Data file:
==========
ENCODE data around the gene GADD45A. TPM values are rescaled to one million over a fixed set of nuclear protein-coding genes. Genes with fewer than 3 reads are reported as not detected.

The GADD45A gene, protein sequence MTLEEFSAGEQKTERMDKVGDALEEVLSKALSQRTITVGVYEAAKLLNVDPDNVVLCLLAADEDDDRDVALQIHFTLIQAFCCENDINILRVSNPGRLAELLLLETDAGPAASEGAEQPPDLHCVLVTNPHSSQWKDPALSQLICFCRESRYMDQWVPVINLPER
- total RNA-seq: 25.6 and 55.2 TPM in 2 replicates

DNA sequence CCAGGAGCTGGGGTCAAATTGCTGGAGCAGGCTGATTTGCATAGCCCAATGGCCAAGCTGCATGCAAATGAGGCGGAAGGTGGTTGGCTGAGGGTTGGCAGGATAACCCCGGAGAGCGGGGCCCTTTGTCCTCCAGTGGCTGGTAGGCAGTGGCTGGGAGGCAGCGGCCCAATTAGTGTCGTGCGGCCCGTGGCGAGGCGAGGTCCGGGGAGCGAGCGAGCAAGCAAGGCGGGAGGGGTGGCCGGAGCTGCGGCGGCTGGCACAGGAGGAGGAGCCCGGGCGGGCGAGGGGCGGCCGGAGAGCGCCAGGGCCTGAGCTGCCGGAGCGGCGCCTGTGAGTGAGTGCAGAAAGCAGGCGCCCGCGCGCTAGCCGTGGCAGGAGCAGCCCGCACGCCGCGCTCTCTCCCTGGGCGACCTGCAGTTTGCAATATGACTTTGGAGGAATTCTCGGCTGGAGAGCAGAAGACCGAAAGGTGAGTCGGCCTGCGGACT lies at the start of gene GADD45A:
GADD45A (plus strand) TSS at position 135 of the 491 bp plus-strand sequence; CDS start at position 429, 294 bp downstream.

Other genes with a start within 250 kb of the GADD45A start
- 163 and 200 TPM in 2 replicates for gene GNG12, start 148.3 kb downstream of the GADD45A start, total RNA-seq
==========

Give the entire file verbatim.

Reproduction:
ENCODE data around the gene GADD45A. TPM values are rescaled to one million over a fixed set of nuclear protein-coding genes. Genes with fewer than 3 reads are reported as not detected.

The GADD45A gene, protein sequence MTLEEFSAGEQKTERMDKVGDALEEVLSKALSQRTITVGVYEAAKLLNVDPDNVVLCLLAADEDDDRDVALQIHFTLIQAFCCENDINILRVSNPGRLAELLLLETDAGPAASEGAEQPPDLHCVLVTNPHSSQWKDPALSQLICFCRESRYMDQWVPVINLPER
- total RNA-seq: 25.6 and 55.2 TPM in 2 replicates

DNA sequence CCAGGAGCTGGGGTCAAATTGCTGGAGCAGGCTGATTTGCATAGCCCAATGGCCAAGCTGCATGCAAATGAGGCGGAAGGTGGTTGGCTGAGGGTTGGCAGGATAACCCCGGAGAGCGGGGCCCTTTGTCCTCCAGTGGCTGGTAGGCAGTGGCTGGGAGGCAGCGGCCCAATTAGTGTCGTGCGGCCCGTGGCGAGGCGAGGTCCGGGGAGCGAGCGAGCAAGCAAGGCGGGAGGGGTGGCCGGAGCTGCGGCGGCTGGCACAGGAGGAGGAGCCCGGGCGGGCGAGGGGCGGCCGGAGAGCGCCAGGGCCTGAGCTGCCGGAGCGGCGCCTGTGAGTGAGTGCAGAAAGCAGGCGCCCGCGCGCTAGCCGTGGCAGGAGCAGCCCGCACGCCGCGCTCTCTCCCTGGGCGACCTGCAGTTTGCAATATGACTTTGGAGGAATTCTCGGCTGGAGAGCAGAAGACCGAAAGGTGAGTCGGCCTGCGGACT lies at the start of gene GADD45A:
GADD45A (plus strand) TSS at position 135 of the 491 bp plus-strand sequence; CDS start at position 429, 294 bp downstream.

Other genes with a start within 250 kb of the GADD45A start
- 163 and 200 TPM in 2 replicates for gene GNG12, start 148.3 kb downstream of the GADD45A start, total RNA-seq